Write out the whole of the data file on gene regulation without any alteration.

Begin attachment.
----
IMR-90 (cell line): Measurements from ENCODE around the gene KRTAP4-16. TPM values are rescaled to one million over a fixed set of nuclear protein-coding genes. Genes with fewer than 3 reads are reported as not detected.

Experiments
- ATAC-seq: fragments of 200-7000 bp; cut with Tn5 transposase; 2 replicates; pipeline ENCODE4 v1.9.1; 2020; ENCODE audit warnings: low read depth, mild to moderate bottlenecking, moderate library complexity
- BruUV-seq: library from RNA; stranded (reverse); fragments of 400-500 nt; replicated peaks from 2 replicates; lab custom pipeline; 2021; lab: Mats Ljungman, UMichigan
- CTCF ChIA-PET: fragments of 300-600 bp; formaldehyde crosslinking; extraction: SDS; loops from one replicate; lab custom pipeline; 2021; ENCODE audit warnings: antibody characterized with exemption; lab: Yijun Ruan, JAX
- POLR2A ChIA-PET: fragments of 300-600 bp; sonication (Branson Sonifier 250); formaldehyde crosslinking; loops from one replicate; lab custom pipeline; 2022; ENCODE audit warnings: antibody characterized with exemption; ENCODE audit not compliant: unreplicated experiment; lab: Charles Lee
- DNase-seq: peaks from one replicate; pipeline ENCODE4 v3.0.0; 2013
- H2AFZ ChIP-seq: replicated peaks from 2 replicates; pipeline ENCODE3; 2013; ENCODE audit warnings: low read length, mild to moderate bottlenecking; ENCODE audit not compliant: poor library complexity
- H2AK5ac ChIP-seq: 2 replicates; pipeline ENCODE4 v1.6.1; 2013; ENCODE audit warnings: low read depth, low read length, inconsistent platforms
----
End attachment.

IMR-90 (cell line): Measurements from ENCODE around the gene KRTAP4-16. TPM values are rescaled to one million over a fixed set of nuclear protein-coding genes. Genes with fewer than 3 reads are reported as not detected.

Experiments
- ATAC-seq: fragments of 200-7000 bp; cut with Tn5 transposase; 2 replicates; pipeline ENCODE4 v1.9.1; 2020; ENCODE audit warnings: low read depth, mild to moderate bottlenecking, moderate library complexity
- BruUV-seq: library from RNA; stranded (reverse); fragments of 400-500 nt; replicated peaks from 2 replicates; lab custom pipeline; 2021; lab: Mats Ljungman, UMichigan
- CTCF ChIA-PET: fragments of 300-600 bp; formaldehyde crosslinking; extraction: SDS; loops from one replicate; lab custom pipeline; 2021; ENCODE audit warnings: antibody characterized with exemption; lab: Yijun Ruan, JAX
- POLR2A ChIA-PET: fragments of 300-600 bp; sonication (Branson Sonifier 250); formaldehyde crosslinking; loops from one replicate; lab custom pipeline; 2022; ENCODE audit warnings: antibody characterized with exemption; ENCODE audit not compliant: unreplicated experiment; lab: Charles Lee
- DNase-seq: peaks from one replicate; pipeline ENCODE4 v3.0.0; 2013
- H2AFZ ChIP-seq: replicated peaks from 2 replicates; pipeline ENCODE3; 2013; ENCODE audit warnings: low read length, mild to moderate bottlenecking; ENCODE audit not compliant: poor library complexity
- H2AK5ac ChIP-seq: 2 replicates; pipeline ENCODE4 v1.6.1; 2013; ENCODE audit warnings: low read depth, low read length, inconsistent platforms